1. The pain is secondary to inflammation of the periosteum as a result of excessive traction of the tibialis posterior or soleus, supported by bone scintigraphy findings of a broad linear band of increased uptake along the medial tibial periosteum. But a case-controlled ultrasound based study which compared periosteal and tendinous edema of athletes with and without medial tibial stress syndrome found no difference between the groups.
  2. Bony overload injury, with resultant microdamage and targeted remodeling. A study evaluating tibia biopsy specimens from the painful area of six athletes suffering from medial tibial stress syndrome gave only equivocal support for this theory. Linear microcracks were found in only three specimens and there was no associated repair reaction[6].

Clinical Presentation and Assessment

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KEY POINTS FOR ASSESSMENT MTSS[3]HISTORY

  • Increasing pain during exercise related to the medial tibial border in the middle and lower third
  • Pain persists for hours or days after cessation of activity
  • Pain decreases with running (early stage)
  • Differentiate from exertional compartment syndrome, for which pain increases with running
  • Earlier onset of pain with more frequent training (later stages)

PHYSICAL EXAMINATION

  • Intensive tenderness of the involved medial tibial border, more than 5 cm
  • Pes planus
  • Tight Achilles tendon
  • A “one-leg hop test” is a functional test, that can be used to distinguish between medial tibial stress syndrome and a stress fracture: a patient with medial tibial stress syndrome can hop at least 10 times on the affected leg where a patient with a stress fracture cannot hop without severe pain. The sensitivity of the hop test for diagnosing medial tibial stress fracture when pain and tenderness were present was 100%, the specificity 45%, the positive predictive value 74%, and the negative predictive value 100%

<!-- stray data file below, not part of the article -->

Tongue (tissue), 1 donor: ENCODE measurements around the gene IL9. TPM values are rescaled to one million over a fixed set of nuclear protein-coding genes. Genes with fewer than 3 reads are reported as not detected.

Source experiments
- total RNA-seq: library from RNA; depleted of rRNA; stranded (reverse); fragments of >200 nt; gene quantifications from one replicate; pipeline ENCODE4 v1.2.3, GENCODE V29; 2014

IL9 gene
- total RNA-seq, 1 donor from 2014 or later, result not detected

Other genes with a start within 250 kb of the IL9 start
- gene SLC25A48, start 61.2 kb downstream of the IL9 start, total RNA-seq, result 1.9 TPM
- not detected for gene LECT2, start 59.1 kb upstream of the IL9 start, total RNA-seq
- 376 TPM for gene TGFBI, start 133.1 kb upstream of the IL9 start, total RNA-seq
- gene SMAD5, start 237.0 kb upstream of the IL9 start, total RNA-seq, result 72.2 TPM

• Provocative test: pain on resisted plantar flexion

IMAGINGMRI: Periosteal reaction and edemaTREATMENTSee later in page

[7][8][4][3][6]

Watch this video on MTSS.

Navicular drop test

Management of MTSS is conservative, focusing on rest and activity modification with less repetitive, load-bearing exercise. No specific recommendations on the duration of rest required for resolution of symptoms, and it is likely variable depending on the individual.

Other therapies available (with low-quality evidence) include iontophoresis, phonophoresis, ice massage, ultrasound therapy, periosteal pecking, and extracorporeal shockwave therapy. A recent study on naval recruits showed prefabricated Introduction to Orthotics reduced MTSS[2].

Complications: Recurrence common after resumption of heavy activity.[9]

Physical Therapy Management

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Patient education and a graded loading exposure program seem the most logical treatments.[7] Conservative therapy should initially aim to correct functional gait, and biomechanical overload factors.[3]Recently ‘running retraining’ has been advocated as a promising treatment strategy and graded running programme has been suggested as a gradual tissue-loading intervention.[3]

Prevention of MTSS was investigated in few studies and shock-absorbing insoles, pronation control insoles, and graduated running programs were advocated.[3]

Over-stress avoidance is the main preventive measure of MTSS or shin-splints. The main goals of shin-splints treatment are pain relieve and return to pain‑free activities.[10]

Acute phase

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2-6 weeks of rest combined with medication is recommended to improve the symptoms and for a quick and safe return after a period of rest. NSAIDs and Acetaminophen are often used for analgesia. Also cryotherapy with Ice-packs and eventually analgesic gels can be used after exercise for a period of 20 minutes.